January 2011

Posted by Ellen

For Milan's second annual LED Festival, Chiara Lampugnani dreamed up some night-flying butterflies that flit up Canonica and Paolo Sarpi streets.

Posted by Ellen

 

Today is the last day of Milan's second annual LED Festival, a celebration of outdoor lighting in the city that a hundred years ago became the first in Europe to electrify its street lights and street cars. This year's festival featured sixty installations totaling more than 600,000 LED bulbs.

On Via della Spiga, artist Fabrio Novembre hung out laundry in lights, alluding to a Sophia Loren movie, Iori, Oggi, Domani--Yesterday, Today, and Tomorrow. 

It just doesn't seem fair, somehow, that when they dole out the cinematic icons, Milan gets Sophia Loren while here in Philadelphia we have to make do with Sylvester Stallone....

Posted by Ellen

 

The kids used to have their friends over, and they'd go down in the basement and rassle and stuff. They're all grown up now, more or less; they're not living at home any more, and so we sold the house. Basement and all.

Posted by Ellen

 You don't see all that many pictures featuring slush. The slush featured here is in Ljubljana, the capital of Slovenia, but I think the takeaway is that Slovenian slush and American slush are kinda hard to tell apart.

Posted by Ellen

Arthur Havard was fourteen years old in 1911 when his picture was taken at work one day, outside the #6 shaft of the coal mine in South Pittston, Pennsylvania.

Havard's job was to drive the mules that hauled coal along tracks from the working face deep in the mine all the way up to daylight. Many boys worked in the mine for years as mule drivers until they finally grew big enough to wield a pick and work as regular miners.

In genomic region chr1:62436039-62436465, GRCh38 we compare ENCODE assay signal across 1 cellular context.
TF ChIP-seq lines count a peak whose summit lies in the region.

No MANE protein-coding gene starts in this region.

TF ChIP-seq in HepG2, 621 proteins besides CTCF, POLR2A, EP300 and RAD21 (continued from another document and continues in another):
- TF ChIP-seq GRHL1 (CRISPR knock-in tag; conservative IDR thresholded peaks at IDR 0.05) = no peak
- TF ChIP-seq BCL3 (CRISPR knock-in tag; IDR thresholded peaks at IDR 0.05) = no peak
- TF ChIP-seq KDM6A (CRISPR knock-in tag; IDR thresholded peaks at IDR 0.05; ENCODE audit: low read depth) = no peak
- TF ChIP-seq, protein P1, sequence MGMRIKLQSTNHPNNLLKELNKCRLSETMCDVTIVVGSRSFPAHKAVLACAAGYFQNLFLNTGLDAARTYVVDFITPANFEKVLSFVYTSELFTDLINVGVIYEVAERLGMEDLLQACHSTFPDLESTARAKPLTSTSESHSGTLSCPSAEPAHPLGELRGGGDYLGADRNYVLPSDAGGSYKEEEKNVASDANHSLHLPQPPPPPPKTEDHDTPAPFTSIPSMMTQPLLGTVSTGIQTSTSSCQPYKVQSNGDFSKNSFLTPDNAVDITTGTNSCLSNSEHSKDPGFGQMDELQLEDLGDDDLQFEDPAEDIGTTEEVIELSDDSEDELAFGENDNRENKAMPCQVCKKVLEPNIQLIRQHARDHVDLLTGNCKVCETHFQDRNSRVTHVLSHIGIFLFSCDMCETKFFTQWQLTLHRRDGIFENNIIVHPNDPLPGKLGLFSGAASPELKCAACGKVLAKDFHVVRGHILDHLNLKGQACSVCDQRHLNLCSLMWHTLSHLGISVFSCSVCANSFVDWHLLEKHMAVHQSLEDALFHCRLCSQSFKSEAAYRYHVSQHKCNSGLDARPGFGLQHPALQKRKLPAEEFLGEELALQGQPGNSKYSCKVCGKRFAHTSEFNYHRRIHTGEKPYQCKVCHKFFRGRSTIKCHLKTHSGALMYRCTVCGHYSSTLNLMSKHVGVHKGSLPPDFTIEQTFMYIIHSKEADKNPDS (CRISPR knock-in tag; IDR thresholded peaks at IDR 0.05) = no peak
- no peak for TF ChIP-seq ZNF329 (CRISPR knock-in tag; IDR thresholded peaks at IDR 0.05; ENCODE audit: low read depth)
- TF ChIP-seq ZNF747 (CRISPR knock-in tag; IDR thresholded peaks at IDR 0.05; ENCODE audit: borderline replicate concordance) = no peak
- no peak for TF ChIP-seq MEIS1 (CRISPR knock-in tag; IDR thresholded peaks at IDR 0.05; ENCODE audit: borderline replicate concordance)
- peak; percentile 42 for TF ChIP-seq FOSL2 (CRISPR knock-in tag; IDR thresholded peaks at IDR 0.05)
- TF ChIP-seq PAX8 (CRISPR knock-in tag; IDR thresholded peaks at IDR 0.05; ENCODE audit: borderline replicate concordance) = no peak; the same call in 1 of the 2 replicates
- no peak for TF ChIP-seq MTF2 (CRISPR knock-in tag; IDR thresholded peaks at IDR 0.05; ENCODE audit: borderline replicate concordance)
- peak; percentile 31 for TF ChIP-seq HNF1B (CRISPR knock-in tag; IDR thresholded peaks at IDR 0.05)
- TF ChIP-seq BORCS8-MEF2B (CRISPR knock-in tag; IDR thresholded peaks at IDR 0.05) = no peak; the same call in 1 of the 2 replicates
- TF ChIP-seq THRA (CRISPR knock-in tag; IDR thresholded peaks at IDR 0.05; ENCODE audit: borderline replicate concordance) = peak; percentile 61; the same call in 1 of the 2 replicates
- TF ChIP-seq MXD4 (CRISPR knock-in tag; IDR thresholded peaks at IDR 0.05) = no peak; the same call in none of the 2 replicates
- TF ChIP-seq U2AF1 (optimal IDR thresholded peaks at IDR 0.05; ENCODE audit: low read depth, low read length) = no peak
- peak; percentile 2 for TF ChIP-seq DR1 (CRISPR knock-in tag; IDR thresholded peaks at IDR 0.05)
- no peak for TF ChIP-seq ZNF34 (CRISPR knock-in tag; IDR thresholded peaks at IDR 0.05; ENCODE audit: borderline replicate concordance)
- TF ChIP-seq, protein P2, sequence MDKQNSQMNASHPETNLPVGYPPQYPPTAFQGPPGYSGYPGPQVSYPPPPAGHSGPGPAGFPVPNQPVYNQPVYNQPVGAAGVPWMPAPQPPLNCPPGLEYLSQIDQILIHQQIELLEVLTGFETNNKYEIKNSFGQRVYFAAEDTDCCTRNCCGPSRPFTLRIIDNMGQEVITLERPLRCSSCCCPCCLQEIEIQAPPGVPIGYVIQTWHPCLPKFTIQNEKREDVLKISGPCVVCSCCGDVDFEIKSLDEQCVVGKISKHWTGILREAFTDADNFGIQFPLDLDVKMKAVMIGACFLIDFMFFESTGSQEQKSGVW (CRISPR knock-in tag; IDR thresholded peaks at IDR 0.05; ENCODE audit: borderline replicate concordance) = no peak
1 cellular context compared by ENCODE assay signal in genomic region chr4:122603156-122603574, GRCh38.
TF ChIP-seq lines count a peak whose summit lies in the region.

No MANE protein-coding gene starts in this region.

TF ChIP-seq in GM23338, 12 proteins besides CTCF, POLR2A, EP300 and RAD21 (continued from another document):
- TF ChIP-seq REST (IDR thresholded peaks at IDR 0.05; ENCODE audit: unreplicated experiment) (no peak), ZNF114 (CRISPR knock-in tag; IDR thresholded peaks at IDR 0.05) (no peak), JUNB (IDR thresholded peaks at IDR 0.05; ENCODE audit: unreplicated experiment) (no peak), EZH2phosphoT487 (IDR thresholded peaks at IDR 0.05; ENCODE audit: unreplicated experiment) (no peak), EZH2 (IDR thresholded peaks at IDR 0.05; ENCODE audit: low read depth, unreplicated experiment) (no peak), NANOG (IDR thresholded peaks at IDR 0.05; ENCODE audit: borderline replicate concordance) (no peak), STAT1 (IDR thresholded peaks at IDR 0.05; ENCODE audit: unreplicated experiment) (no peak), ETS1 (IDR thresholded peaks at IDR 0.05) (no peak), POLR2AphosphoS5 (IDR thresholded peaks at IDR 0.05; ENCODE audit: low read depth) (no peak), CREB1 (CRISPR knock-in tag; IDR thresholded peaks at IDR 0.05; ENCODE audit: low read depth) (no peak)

It was another world back then. Yet it wasn't all that long ago; Havard's children were born in the 1920s, and some are still alive today.

Here is a description of how children worked in the mines of Pennsylvania, provided by the son of a mule driver like Havard:

My dad was a 'mule driver' in a Western Pennsylvania bituminous coal mine as a youth. His job was to guide the mule and coal cart on tracks out of the mine. On the way out, he would make sure that no clumps of coal would fall off the cart. If they did he would have to pick up the coal, climb to the top of the load and replace the fallen coal on top of the load. The coal company had a bell at the exit tunnel hanging down to ring as it was hit on the way out. If the bell did not ring, the team who cut, dug and loaded the coal would not be paid for a full load. He could never let that bell not to ring. That team of miners were his relatives and neighbors in the same Coal Patch.

Posted by Ellen

This view of a juvenile bivalve mollusk (sp. Lima), enlarged 10x, won 12th place in Nikon's Small World competition for photos taken through a microscope. Because the specimen was virtually transparent, making it difficult to see under the microscope, special "darkfield" lighting techniques were necessary. The beam of light was blocked in the middle and scattered with mirrors around the periphery, so that it reached the specimen only from the edges and at a very low angle.